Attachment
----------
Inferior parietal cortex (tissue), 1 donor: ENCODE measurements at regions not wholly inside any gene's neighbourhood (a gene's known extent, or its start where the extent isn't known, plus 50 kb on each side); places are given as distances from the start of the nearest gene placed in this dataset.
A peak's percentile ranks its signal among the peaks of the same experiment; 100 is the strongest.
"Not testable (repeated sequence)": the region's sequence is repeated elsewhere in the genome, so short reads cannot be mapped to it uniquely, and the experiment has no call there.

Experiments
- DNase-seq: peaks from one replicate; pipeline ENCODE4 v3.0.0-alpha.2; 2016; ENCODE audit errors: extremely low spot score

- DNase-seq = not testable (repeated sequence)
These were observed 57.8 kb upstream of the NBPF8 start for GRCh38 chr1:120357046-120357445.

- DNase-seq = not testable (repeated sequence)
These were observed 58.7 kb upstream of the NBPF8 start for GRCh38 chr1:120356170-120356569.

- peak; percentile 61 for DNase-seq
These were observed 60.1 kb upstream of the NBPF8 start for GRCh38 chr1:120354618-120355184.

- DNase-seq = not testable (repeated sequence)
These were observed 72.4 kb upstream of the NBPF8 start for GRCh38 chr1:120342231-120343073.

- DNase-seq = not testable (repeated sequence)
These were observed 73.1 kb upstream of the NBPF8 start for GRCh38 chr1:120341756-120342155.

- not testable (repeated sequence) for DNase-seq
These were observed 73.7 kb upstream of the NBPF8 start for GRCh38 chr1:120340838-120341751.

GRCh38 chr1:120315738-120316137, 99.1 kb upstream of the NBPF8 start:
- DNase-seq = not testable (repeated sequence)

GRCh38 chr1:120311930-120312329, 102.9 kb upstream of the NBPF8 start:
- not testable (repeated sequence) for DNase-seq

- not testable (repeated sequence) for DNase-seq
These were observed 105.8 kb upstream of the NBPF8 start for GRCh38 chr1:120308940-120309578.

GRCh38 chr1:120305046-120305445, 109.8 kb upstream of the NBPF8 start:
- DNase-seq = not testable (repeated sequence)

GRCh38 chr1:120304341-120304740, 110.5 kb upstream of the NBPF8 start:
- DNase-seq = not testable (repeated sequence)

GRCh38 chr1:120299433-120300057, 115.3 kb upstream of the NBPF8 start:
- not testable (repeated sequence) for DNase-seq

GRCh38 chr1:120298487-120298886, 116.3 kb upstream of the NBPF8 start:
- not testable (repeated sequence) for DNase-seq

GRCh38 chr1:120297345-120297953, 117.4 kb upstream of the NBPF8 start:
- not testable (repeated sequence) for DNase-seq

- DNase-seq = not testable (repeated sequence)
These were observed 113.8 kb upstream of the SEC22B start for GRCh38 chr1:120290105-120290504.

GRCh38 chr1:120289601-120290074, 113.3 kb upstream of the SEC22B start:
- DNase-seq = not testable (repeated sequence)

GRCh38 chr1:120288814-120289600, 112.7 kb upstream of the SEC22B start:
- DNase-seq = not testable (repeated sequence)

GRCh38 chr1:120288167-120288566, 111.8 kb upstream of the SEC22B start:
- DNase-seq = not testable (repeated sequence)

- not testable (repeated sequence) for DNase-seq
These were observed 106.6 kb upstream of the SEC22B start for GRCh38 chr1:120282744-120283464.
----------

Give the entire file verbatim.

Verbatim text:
Inferior parietal cortex (tissue), 1 donor: ENCODE measurements at regions not wholly inside any gene's neighbourhood (a gene's known extent, or its start where the extent isn't known, plus 50 kb on each side); places are given as distances from the start of the nearest gene placed in this dataset.
A peak's percentile ranks its signal among the peaks of the same experiment; 100 is the strongest.
"Not testable (repeated sequence)": the region's sequence is repeated elsewhere in the genome, so short reads cannot be mapped to it uniquely, and the experiment has no call there.

Experiments
- DNase-seq: peaks from one replicate; pipeline ENCODE4 v3.0.0-alpha.2; 2016; ENCODE audit errors: extremely low spot score

- DNase-seq = not testable (repeated sequence)
These were observed 57.8 kb upstream of the NBPF8 start for GRCh38 chr1:120357046-120357445.

- DNase-seq = not testable (repeated sequence)
These were observed 58.7 kb upstream of the NBPF8 start for GRCh38 chr1:120356170-120356569.

- peak; percentile 61 for DNase-seq
These were observed 60.1 kb upstream of the NBPF8 start for GRCh38 chr1:120354618-120355184.

- DNase-seq = not testable (repeated sequence)
These were observed 72.4 kb upstream of the NBPF8 start for GRCh38 chr1:120342231-120343073.

- DNase-seq = not testable (repeated sequence)
These were observed 73.1 kb upstream of the NBPF8 start for GRCh38 chr1:120341756-120342155.

- not testable (repeated sequence) for DNase-seq
These were observed 73.7 kb upstream of the NBPF8 start for GRCh38 chr1:120340838-120341751.

GRCh38 chr1:120315738-120316137, 99.1 kb upstream of the NBPF8 start:
- DNase-seq = not testable (repeated sequence)

GRCh38 chr1:120311930-120312329, 102.9 kb upstream of the NBPF8 start:
- not testable (repeated sequence) for DNase-seq

- not testable (repeated sequence) for DNase-seq
These were observed 105.8 kb upstream of the NBPF8 start for GRCh38 chr1:120308940-120309578.

GRCh38 chr1:120305046-120305445, 109.8 kb upstream of the NBPF8 start:
- DNase-seq = not testable (repeated sequence)

GRCh38 chr1:120304341-120304740, 110.5 kb upstream of the NBPF8 start:
- DNase-seq = not testable (repeated sequence)

GRCh38 chr1:120299433-120300057, 115.3 kb upstream of the NBPF8 start:
- not testable (repeated sequence) for DNase-seq

GRCh38 chr1:120298487-120298886, 116.3 kb upstream of the NBPF8 start:
- not testable (repeated sequence) for DNase-seq

GRCh38 chr1:120297345-120297953, 117.4 kb upstream of the NBPF8 start:
- not testable (repeated sequence) for DNase-seq

- DNase-seq = not testable (repeated sequence)
These were observed 113.8 kb upstream of the SEC22B start for GRCh38 chr1:120290105-120290504.

GRCh38 chr1:120289601-120290074, 113.3 kb upstream of the SEC22B start:
- DNase-seq = not testable (repeated sequence)

GRCh38 chr1:120288814-120289600, 112.7 kb upstream of the SEC22B start:
- DNase-seq = not testable (repeated sequence)

GRCh38 chr1:120288167-120288566, 111.8 kb upstream of the SEC22B start:
- DNase-seq = not testable (repeated sequence)

- not testable (repeated sequence) for DNase-seq
These were observed 106.6 kb upstream of the SEC22B start for GRCh38 chr1:120282744-120283464.